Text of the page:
by Walt Anderson
Two members of the Vitaceae (grape family) are widespread in Arizona riparian areas, including Arivaca Creek and Brown Canyon, and oﬀer some of our choicest fall colors: deep red in the Woodbine (a close relative of the eastern Virginia Creeper) and yellow in Canyon Grape. Both are lianas (the proper name for a “woody vine”). Technically, vines are herbaceous, not woody (Tarzan would have had a short life if he had been swinging on vines!). Some beans, cucumbers, and squashes are good examples of vines. However, common usage says “vine” for the grape plant, and since you heard that on the grapevine, I probably cannot convert you to using “liana” for that plant.
Both our native species are climbers, supporting themselves on the more solid structures of trees or fences or walls. This gives them the advantage of rapid vertical growth without having to physically support themselves (much like the scions of the ultra-rich).
Let’s take a closer look at these woody climbers.
Both species prefer shady sites, often in riparian areas, and this means they are often close neighbors, growing together and creating vibrant splashes of complementary colors.
When they co-occur along a creek, they make lovely reflections for the Wood Ducks: orange-reds for Woodbine on the left and yellow-green for the Canyon Grape on the right. This and several others of the photos here were taken today just before I wrote this essay. Perfect timing.
Both species are winter-deciduous, growing fresh leaves after spring frosts have ceased, but the woody lianas persist so they may get a head start with leaf growth if the plants upon which they climb leaf out later than they do. Tendrils opposite the leaf attachments allow them to attach to other surfaces. Here are new leaves, heart-shaped and toothed, on a Canyon Grape.
Woodbine (and Virginia Creeper) have palmately compound leaves with 5-7 leaflets. Note that Poison Ivy is another liana that can grow in similar shady situations with somewhat similar leaflets, but those are always in threes.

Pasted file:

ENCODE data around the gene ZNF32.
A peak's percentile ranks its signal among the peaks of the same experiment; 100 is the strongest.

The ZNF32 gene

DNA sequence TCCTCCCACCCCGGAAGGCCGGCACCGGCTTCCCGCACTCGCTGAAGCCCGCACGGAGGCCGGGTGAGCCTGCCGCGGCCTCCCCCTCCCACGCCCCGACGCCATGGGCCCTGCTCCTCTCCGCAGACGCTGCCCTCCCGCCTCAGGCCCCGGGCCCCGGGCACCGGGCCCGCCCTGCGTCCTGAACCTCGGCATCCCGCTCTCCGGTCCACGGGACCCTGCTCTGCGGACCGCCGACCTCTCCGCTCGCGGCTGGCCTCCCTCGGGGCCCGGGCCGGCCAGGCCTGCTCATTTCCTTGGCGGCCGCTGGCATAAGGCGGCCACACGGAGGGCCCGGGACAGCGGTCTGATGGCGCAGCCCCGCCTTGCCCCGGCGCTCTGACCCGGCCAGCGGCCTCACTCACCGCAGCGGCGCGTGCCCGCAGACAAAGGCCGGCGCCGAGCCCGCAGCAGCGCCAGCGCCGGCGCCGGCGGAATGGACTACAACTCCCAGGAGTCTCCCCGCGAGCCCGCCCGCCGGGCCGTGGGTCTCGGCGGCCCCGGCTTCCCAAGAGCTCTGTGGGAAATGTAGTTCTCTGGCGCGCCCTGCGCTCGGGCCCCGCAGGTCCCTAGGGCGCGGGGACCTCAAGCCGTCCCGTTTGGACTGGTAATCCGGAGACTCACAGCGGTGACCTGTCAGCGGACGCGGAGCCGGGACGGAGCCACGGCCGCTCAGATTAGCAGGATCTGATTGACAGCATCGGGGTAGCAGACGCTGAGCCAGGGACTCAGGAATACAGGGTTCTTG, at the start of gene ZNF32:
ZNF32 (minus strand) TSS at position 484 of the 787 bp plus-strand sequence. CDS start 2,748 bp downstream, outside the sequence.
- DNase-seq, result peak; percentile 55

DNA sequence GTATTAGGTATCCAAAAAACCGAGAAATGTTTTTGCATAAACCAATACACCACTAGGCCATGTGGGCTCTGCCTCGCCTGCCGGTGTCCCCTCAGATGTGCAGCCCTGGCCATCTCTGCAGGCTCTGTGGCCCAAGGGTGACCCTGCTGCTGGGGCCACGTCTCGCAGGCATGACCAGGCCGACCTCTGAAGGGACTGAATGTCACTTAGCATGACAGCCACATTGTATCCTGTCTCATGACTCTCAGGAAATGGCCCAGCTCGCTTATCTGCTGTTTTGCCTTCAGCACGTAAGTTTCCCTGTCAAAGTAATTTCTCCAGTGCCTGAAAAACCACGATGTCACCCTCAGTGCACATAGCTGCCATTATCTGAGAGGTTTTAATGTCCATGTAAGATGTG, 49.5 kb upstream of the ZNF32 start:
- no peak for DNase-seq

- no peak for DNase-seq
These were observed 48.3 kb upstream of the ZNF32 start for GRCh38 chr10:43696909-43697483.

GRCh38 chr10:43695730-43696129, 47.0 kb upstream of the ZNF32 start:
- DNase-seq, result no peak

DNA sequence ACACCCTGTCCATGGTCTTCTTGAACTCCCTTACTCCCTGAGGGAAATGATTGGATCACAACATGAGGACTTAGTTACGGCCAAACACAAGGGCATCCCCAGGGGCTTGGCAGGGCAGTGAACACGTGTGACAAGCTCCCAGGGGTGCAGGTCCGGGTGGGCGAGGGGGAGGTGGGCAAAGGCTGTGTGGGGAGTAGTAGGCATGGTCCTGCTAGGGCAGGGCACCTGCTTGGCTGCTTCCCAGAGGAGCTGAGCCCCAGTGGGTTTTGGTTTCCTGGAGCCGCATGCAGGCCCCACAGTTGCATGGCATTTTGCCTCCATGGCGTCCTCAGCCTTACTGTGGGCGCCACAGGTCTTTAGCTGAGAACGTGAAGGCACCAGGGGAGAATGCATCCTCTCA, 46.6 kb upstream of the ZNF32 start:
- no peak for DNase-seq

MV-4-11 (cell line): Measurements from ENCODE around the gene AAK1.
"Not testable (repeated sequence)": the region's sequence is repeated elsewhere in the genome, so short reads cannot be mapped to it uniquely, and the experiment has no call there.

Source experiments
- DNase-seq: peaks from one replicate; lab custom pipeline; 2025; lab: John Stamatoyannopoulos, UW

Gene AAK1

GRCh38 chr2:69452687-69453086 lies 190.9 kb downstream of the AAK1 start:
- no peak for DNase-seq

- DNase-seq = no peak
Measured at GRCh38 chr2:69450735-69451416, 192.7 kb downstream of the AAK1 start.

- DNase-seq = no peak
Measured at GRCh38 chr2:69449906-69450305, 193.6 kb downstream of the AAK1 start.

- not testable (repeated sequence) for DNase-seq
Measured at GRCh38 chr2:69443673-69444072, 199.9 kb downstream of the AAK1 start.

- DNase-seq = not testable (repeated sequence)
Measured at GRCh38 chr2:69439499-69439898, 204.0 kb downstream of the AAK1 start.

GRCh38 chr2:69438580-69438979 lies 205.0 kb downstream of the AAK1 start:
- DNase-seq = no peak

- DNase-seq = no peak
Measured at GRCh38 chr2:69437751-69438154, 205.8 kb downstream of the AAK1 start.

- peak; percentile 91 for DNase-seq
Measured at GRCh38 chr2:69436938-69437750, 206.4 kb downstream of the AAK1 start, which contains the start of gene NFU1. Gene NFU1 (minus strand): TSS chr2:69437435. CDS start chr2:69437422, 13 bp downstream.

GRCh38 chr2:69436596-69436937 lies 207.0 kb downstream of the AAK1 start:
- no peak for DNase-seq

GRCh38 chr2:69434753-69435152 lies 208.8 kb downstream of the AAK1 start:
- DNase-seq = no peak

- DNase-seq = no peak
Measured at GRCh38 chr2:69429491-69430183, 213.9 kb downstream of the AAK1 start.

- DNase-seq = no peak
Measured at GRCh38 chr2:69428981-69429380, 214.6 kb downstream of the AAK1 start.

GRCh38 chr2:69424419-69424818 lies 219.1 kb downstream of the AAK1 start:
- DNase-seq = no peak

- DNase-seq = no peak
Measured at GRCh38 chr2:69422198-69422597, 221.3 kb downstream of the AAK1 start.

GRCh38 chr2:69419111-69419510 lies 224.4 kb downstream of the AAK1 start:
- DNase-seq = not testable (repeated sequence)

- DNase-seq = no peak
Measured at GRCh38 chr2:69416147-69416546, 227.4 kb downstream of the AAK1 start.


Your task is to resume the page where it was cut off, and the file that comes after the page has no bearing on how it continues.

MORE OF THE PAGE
Both species have rather inconspicuous greenish-white flowers that are pollinated by insects.
Grapenuts fans may be disappointed that the fruits are actually berries. However, when they are purple and ripe, they are eaten by many kinds of wildlife and humans too. Eat them too soon, and it’s sour grapes! Let them ripen, and you get a sweet reward, plus the seeds are ready for distribution. Wild grape seeds are large and the fleshy covering rather small, but this is the most efficient system for seed dispersal. Table and wine grapes, on the other hand, have been selected for their flesh. Viticulture (grapes are in the genus Vitis) is big business, and college degrees in viticulture are now popular. Thousands of acres of land are now converted to vineyards, and the winemakers have to be very attuned to terroir. They are literally terroirists.
Woodbine/Virginia Creeper fruits may resemble grapes, but I caution against eating them, as they contain high concentrations of oxalic acid, toxic to us but eaten readily by birds and even by squirrels, deer, and skunks. Consider them false grapes of wrath.
Woodbine in full autumnal glory. The eastern Virginia Creeper is often planted as an ornamental, even here in Arizona. It grows quickly and can cover a fence or wall in short order. The complementary colors of red and green in autumn are wonderfully vivid and attractive.
A yellow grape leaf against a blue Arizona sky.
Backlighting reveals the intricate vein patterns of a grape leaf, almost like the fractals of a big river system like the Amazon.
Wild grape arbors cloaking the lower trunks of Ponderosa Pines. If there is no vertical surface to climb, the lianas simply sprawl over the ground.
Woodbine ascending an Arizona Walnut.
Who says that Arizona lacks fall color? It’s there if you know where to look and take the time to seek it out. In these hectic times, we all could use a good healing dose of Vitaceae!